Working closely with portfolio companies in order to realize the shared vision for growth – both in financial returns and impact – is an important activity for fund managers. Dealing with numerous portfolio companies at once requires fund managers to be highly organized and efficient, accurately estimating how many companies each team member can work with, how many interactions they can handle with each company each week, and how these interactions will be tracked or followed up. A well-staffed operational team is key to managing these relationships and leveraging external resources and independent experts, as needed; this includes LP networks, technical assistance facilities, industry associations, and valuation services. Such external resources can reduce the financial and capacity burdens on the immediate fund management team without sacrificing the needs of portfolio companies.
Figure 15: Crisis Management
Monitoring and supervision by the fund manager are a combination of risk management and value-add to the portfolio company. Investors perceive private equity as an attractive asset class with high returns that outweigh high risks, which makes risk management critical. The fund must stay actively involved in the portfolio company throughout the lifecycle of the investment. Below are some tips for developing professional monitoring practices:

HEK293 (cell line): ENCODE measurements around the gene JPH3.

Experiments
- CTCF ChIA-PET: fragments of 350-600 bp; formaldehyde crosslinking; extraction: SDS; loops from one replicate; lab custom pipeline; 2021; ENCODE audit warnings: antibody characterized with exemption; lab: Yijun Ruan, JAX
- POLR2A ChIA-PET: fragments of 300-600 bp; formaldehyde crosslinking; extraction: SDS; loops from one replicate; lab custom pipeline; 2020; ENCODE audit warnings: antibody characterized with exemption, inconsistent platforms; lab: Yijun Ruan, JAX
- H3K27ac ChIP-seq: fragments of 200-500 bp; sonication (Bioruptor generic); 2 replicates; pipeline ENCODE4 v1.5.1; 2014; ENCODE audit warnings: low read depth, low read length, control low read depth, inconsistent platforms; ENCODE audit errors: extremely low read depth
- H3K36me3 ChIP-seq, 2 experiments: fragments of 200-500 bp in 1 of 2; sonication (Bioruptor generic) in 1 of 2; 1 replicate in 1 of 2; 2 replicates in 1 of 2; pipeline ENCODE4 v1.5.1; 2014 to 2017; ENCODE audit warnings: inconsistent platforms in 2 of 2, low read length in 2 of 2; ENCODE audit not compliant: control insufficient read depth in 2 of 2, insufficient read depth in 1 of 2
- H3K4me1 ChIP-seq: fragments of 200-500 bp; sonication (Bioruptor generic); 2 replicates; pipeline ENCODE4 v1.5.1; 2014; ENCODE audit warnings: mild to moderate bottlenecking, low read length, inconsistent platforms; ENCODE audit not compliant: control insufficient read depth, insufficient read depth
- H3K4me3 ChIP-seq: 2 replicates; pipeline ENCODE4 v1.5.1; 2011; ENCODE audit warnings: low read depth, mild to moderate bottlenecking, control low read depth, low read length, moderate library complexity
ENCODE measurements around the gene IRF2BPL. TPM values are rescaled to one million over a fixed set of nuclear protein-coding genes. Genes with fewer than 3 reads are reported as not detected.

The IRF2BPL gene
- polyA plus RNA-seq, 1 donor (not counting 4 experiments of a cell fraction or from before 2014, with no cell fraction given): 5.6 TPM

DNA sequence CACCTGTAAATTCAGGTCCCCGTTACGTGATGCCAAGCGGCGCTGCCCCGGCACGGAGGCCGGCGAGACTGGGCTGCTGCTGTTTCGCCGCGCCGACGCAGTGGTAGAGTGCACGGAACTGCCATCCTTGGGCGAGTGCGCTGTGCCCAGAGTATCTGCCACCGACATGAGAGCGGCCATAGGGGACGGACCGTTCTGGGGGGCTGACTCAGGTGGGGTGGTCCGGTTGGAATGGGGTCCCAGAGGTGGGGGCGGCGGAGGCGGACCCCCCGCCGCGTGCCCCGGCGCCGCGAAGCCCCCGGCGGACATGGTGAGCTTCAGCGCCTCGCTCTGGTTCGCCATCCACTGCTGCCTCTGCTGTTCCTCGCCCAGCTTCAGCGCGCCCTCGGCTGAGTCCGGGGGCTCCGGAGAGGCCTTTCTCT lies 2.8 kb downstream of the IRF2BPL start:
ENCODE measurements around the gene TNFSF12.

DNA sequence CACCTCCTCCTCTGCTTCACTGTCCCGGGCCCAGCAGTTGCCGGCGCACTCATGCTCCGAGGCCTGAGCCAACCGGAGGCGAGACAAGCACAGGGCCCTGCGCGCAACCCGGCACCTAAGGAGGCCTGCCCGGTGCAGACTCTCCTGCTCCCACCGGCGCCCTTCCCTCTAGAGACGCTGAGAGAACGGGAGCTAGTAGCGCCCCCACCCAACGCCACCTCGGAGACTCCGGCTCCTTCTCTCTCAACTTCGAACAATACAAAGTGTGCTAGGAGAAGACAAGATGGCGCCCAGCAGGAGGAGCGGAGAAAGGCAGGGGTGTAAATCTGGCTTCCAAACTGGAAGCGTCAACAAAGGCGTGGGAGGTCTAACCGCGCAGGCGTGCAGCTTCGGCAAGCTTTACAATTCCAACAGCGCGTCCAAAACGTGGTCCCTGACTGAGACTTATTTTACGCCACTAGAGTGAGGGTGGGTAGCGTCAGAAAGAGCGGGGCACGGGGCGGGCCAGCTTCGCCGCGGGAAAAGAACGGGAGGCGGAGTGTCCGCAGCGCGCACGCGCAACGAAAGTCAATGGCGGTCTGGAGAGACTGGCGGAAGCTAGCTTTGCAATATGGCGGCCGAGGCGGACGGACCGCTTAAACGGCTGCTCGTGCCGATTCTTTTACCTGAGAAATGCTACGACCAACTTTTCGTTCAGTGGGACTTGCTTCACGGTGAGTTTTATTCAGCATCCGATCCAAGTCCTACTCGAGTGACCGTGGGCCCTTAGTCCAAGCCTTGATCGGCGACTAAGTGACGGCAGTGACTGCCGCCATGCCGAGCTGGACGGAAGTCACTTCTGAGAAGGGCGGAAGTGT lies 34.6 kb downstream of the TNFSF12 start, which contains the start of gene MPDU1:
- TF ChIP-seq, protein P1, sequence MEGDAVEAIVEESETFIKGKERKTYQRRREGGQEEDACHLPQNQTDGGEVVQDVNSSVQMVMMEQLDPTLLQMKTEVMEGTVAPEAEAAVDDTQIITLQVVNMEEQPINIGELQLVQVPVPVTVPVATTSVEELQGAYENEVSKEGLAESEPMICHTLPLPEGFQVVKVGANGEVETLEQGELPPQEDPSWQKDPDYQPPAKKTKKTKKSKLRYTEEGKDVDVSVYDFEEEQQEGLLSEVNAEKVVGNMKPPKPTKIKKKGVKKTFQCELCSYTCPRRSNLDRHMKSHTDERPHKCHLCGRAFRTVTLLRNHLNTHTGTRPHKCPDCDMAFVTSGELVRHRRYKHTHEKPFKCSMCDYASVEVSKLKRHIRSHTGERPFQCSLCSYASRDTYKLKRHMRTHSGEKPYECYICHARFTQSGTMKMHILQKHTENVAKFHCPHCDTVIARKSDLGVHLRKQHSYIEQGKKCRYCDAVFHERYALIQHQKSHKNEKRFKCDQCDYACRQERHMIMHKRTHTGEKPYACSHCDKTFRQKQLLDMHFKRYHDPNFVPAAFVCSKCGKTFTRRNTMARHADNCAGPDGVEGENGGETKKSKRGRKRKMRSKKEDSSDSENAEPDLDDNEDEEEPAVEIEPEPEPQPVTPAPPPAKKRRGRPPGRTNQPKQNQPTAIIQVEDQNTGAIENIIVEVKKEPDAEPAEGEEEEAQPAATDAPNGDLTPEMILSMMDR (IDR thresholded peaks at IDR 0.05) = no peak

After investment, funds must provide transparent reporting on its relationships with portfolio companies to both its advisory committee and LPs.
A fund advisory committee is an independent group of investors whose power and duties are specified in the fund’s legal documents. They are typically savvy and knowledgeable investment professional who may have a strong regional knowledge or expertise in a particular sector, and sound business judgement. Their purpose is to advise fund managers and provide advice on the strategic direction of funds and their progress. Their duties may vary depending on the jurisdiction, but their activities are typically restricted to activities that are not deemed managerial, for example, conflict resolution, review valuations, or feedback on a fund’s progress. They may help review conflicts of interest events such as key-person situations, audits of financial statements, or approve valuation policies and valuations assigned to portfolio companies. They may also notify fund managers of any breach of its obligations and approve waivers under the legal documents, i.e., investment limits or extensions of the investment period. Advisory committee members do not have a fiduciary duty to the fund or other investors. Any expenses they incur on behalf of work related to advising the fund should be borne by the fund.